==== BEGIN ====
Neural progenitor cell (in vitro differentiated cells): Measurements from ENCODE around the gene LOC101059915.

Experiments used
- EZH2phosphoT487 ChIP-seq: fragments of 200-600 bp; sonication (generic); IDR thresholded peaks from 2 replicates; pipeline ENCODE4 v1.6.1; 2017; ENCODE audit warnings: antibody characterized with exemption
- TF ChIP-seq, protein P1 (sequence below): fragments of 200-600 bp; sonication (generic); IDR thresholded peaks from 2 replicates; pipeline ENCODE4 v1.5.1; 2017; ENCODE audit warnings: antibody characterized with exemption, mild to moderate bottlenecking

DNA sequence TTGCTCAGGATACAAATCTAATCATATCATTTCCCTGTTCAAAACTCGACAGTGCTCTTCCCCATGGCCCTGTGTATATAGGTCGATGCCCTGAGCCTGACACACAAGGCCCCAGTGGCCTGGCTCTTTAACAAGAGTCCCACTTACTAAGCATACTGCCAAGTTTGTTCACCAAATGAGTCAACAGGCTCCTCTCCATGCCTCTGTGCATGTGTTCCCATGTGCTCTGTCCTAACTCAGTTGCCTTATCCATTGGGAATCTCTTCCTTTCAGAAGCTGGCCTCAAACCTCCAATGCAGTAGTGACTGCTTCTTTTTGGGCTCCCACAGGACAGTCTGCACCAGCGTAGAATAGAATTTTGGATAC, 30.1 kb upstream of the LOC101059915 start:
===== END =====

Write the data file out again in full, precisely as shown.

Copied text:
Neural progenitor cell (in vitro differentiated cells): Measurements from ENCODE around the gene LOC101059915.

Experiments used
- EZH2phosphoT487 ChIP-seq: fragments of 200-600 bp; sonication (generic); IDR thresholded peaks from 2 replicates; pipeline ENCODE4 v1.6.1; 2017; ENCODE audit warnings: antibody characterized with exemption
- TF ChIP-seq, protein P1 (sequence below): fragments of 200-600 bp; sonication (generic); IDR thresholded peaks from 2 replicates; pipeline ENCODE4 v1.5.1; 2017; ENCODE audit warnings: antibody characterized with exemption, mild to moderate bottlenecking

DNA sequence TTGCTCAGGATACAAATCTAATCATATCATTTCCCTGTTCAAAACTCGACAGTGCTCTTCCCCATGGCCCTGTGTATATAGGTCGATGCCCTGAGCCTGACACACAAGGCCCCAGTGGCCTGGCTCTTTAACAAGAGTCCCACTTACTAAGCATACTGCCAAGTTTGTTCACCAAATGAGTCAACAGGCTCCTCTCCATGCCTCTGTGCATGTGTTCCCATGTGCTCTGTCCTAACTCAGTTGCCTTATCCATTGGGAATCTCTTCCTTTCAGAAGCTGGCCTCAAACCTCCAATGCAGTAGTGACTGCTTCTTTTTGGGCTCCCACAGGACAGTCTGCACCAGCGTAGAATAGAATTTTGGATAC, 30.1 kb upstream of the LOC101059915 start: